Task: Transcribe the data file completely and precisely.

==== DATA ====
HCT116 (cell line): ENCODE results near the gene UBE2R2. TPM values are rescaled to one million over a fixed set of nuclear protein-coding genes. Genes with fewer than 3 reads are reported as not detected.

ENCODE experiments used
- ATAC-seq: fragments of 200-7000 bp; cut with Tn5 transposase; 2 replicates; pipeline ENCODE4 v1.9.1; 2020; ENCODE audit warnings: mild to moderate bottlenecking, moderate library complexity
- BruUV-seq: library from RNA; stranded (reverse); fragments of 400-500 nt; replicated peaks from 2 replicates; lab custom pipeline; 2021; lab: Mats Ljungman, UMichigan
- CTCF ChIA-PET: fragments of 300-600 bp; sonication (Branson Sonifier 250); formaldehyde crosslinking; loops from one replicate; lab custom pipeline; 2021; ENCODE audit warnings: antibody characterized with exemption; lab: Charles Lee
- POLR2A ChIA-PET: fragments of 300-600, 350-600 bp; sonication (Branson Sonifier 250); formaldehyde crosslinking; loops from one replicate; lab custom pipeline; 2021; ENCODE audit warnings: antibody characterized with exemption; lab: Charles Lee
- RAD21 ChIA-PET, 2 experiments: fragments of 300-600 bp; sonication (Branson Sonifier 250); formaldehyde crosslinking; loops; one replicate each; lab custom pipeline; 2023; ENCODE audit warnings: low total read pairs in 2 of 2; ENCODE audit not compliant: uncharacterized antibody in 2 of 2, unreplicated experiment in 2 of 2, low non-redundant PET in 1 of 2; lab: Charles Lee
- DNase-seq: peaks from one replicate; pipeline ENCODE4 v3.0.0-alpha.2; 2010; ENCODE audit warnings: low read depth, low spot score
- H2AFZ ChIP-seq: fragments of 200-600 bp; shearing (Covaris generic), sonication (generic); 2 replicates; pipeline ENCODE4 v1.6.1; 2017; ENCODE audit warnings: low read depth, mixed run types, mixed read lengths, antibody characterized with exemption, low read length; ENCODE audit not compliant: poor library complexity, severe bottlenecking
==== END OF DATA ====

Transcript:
HCT116 (cell line): ENCODE results near the gene UBE2R2. TPM values are rescaled to one million over a fixed set of nuclear protein-coding genes. Genes with fewer than 3 reads are reported as not detected.

ENCODE experiments used
- ATAC-seq: fragments of 200-7000 bp; cut with Tn5 transposase; 2 replicates; pipeline ENCODE4 v1.9.1; 2020; ENCODE audit warnings: mild to moderate bottlenecking, moderate library complexity
- BruUV-seq: library from RNA; stranded (reverse); fragments of 400-500 nt; replicated peaks from 2 replicates; lab custom pipeline; 2021; lab: Mats Ljungman, UMichigan
- CTCF ChIA-PET: fragments of 300-600 bp; sonication (Branson Sonifier 250); formaldehyde crosslinking; loops from one replicate; lab custom pipeline; 2021; ENCODE audit warnings: antibody characterized with exemption; lab: Charles Lee
- POLR2A ChIA-PET: fragments of 300-600, 350-600 bp; sonication (Branson Sonifier 250); formaldehyde crosslinking; loops from one replicate; lab custom pipeline; 2021; ENCODE audit warnings: antibody characterized with exemption; lab: Charles Lee
- RAD21 ChIA-PET, 2 experiments: fragments of 300-600 bp; sonication (Branson Sonifier 250); formaldehyde crosslinking; loops; one replicate each; lab custom pipeline; 2023; ENCODE audit warnings: low total read pairs in 2 of 2; ENCODE audit not compliant: uncharacterized antibody in 2 of 2, unreplicated experiment in 2 of 2, low non-redundant PET in 1 of 2; lab: Charles Lee
- DNase-seq: peaks from one replicate; pipeline ENCODE4 v3.0.0-alpha.2; 2010; ENCODE audit warnings: low read depth, low spot score
- H2AFZ ChIP-seq: fragments of 200-600 bp; shearing (Covaris generic), sonication (generic); 2 replicates; pipeline ENCODE4 v1.6.1; 2017; ENCODE audit warnings: low read depth, mixed run types, mixed read lengths, antibody characterized with exemption, low read length; ENCODE audit not compliant: poor library complexity, severe bottlenecking